I found this story on HuffingtonPost this morning. The basic story is one I have heard for years. Most cities have a policy of charging those who live outside the city limits for basic services. After all, city residents pay taxes to receive those services; non-residents don't. But a couple of comments reminded me of other stories I have read lately where even those who pay the taxes for the police, fire, and ambulance services have been charged fees for emergency responses. And, being in an historical frame of mind, I remember a case that hit the newspapers about 20 or so years ago concerning a Supreme Court decision. A woman who reported, repeatedly, being raped over a period of several hours sued because the emergency calls went unanswered sued because the police made the decision not to respond. The Court basically told her, and anyone else in a similar violent situation, that a police response was not a right no matter what the emergency involved. We have no right to police (or fire, or ambulance) services whether we pay taxes or not. And, with the budget cuts and layoffs, at least one California town's police chief has announced that the police will not respond to a long list of reported crimes. The rich will hire private guards while the middle class, what remains of it, will pay taxes and pray, and the poor will get help only if the other two classes are threatened. Don't you just love the Conservative vision of social justice? (update: I noticed that MSNBC has picked up this story. Their focus seems to be, to judge by the headline, on the fact that the city fire department showed up to fight the fire in case it spread to a neighboring property, whose owner paid the fee, but refused to fight it on the property where the fire started because that owner had not paid.)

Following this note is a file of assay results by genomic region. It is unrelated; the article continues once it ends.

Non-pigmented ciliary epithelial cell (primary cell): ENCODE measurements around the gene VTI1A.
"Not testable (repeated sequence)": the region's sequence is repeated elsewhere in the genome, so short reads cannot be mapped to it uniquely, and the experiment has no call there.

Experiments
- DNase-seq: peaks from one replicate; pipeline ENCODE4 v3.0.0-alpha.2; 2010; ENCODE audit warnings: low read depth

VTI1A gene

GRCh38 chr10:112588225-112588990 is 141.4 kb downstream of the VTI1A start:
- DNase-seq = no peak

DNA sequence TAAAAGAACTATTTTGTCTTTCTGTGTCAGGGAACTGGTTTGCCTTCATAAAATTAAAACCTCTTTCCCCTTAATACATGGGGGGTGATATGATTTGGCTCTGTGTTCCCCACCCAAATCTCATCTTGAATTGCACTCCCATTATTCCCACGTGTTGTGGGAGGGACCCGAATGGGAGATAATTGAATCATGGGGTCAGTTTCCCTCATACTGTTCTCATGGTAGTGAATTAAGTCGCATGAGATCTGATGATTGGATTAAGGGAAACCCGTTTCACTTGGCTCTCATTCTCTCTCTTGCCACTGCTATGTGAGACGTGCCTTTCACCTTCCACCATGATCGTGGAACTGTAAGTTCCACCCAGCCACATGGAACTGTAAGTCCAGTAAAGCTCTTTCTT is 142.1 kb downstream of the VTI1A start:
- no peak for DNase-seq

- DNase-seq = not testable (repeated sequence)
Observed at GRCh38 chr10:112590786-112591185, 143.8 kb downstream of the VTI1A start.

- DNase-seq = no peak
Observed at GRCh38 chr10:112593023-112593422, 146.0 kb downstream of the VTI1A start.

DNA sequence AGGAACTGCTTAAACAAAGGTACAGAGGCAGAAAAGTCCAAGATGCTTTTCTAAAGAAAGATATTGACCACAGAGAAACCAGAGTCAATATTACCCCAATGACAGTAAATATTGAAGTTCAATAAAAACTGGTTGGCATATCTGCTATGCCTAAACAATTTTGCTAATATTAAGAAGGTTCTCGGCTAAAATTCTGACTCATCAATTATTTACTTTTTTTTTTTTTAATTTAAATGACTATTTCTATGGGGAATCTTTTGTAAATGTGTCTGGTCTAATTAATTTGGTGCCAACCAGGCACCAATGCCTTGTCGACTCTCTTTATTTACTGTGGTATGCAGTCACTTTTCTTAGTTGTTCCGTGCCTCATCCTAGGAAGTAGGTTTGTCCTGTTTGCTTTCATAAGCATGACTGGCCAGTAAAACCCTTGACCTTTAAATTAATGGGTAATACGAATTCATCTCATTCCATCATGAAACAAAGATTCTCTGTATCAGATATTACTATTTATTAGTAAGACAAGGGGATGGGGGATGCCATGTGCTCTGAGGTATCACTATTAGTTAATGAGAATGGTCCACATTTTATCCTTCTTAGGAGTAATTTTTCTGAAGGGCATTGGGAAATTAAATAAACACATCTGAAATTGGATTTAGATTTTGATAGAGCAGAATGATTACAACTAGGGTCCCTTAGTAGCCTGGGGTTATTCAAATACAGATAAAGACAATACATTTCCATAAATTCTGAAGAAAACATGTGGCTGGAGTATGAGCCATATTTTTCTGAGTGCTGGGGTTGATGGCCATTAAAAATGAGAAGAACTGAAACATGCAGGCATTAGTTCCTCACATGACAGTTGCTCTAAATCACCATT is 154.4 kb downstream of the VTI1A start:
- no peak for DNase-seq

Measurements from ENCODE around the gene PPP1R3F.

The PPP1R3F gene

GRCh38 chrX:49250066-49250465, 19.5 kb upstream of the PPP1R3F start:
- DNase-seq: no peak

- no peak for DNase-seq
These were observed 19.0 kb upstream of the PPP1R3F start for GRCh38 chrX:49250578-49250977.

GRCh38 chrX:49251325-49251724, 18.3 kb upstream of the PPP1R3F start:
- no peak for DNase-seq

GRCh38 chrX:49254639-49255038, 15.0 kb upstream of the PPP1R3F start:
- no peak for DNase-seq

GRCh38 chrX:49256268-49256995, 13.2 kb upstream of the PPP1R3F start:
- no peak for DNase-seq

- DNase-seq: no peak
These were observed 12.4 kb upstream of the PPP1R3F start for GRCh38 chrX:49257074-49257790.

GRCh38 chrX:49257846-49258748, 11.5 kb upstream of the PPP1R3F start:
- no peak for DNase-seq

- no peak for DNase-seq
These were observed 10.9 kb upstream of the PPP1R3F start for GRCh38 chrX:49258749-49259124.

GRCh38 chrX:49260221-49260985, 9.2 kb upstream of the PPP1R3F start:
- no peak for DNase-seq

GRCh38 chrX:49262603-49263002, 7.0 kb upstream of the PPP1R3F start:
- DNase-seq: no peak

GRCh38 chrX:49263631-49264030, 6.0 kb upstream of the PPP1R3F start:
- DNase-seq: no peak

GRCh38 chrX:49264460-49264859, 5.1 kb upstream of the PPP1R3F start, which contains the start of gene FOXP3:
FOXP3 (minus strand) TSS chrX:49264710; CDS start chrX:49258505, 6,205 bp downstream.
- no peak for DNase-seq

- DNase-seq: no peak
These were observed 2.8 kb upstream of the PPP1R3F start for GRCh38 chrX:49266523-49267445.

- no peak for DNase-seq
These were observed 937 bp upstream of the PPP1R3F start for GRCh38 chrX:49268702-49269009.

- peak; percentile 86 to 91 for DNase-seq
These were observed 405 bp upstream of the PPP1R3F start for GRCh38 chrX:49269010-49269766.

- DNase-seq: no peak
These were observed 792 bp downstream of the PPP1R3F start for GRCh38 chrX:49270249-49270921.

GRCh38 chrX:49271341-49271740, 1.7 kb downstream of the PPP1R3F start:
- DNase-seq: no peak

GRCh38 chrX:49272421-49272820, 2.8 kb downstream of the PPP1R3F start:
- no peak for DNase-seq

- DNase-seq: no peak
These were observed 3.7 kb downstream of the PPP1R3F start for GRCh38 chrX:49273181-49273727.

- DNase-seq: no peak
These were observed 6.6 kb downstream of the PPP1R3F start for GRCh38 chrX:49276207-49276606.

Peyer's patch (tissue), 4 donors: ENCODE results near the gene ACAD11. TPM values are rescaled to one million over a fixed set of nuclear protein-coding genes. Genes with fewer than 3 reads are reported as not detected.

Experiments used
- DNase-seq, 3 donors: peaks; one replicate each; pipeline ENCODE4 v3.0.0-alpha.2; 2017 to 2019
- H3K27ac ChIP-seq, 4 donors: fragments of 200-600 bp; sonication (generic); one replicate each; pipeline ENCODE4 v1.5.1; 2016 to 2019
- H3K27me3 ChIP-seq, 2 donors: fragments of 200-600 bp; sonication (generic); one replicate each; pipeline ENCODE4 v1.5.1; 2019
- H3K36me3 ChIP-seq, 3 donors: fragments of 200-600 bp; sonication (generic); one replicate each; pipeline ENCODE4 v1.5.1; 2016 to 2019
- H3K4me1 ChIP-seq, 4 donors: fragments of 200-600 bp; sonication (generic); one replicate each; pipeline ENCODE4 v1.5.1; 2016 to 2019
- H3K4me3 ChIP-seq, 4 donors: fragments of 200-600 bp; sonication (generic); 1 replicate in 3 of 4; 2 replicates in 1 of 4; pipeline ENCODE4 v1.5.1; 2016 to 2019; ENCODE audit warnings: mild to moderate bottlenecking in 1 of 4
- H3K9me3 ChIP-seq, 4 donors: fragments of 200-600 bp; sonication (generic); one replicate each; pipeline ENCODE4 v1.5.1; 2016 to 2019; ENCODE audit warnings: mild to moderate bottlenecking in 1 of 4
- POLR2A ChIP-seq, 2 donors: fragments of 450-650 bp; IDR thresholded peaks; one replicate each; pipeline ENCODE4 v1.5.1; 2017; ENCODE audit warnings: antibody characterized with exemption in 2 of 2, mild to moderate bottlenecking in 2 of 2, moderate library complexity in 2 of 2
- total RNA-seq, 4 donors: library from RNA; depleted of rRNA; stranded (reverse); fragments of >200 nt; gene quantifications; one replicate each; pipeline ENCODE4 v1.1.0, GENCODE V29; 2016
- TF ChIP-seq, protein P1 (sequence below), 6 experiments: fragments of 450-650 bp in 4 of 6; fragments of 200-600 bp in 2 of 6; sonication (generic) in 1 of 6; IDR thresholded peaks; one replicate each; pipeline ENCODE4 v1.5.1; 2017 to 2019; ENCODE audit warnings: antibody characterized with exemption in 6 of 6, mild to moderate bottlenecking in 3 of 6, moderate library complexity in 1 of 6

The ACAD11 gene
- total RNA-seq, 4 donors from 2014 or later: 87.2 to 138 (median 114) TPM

And then there is this story, also from HuffingtonPost. I normally wouldn't have linked or commented because it concerns something I have commented on frequently enough before--the mortgage disaster ('mess' seems just doesn't seem strong enough) compounded by fraud, greed and, in some cases, ignorance. What I think is noteworthy is the connection the author makes to the procedures that led to the melt-down in the first place. The fraud continues. Nothing has changed. The Kleptocracy prospers and the rest of us pay for it.